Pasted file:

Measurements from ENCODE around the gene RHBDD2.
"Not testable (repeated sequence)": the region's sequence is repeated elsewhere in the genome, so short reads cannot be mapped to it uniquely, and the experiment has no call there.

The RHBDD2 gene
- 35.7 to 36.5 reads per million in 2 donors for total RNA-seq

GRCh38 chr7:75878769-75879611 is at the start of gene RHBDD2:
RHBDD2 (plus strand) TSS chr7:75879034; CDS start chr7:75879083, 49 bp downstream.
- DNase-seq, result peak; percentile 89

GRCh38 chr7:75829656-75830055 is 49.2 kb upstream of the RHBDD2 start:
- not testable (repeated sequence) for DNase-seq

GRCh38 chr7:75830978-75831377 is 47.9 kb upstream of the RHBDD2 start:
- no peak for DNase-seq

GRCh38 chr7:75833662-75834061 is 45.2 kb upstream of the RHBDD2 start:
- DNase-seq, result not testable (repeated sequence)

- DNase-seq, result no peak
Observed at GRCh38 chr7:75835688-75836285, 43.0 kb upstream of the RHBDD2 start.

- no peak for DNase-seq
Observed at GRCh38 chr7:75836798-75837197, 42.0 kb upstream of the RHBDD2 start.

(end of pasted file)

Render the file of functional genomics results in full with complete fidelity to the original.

Measurements from ENCODE around the gene RHBDD2.
"Not testable (repeated sequence)": the region's sequence is repeated elsewhere in the genome, so short reads cannot be mapped to it uniquely, and the experiment has no call there.

The RHBDD2 gene
- 35.7 to 36.5 reads per million in 2 donors for total RNA-seq

GRCh38 chr7:75878769-75879611 is at the start of gene RHBDD2:
RHBDD2 (plus strand) TSS chr7:75879034; CDS start chr7:75879083, 49 bp downstream.
- DNase-seq, result peak; percentile 89

GRCh38 chr7:75829656-75830055 is 49.2 kb upstream of the RHBDD2 start:
- not testable (repeated sequence) for DNase-seq

GRCh38 chr7:75830978-75831377 is 47.9 kb upstream of the RHBDD2 start:
- no peak for DNase-seq

GRCh38 chr7:75833662-75834061 is 45.2 kb upstream of the RHBDD2 start:
- DNase-seq, result not testable (repeated sequence)

- DNase-seq, result no peak
Observed at GRCh38 chr7:75835688-75836285, 43.0 kb upstream of the RHBDD2 start.

- no peak for DNase-seq
Observed at GRCh38 chr7:75836798-75837197, 42.0 kb upstream of the RHBDD2 start.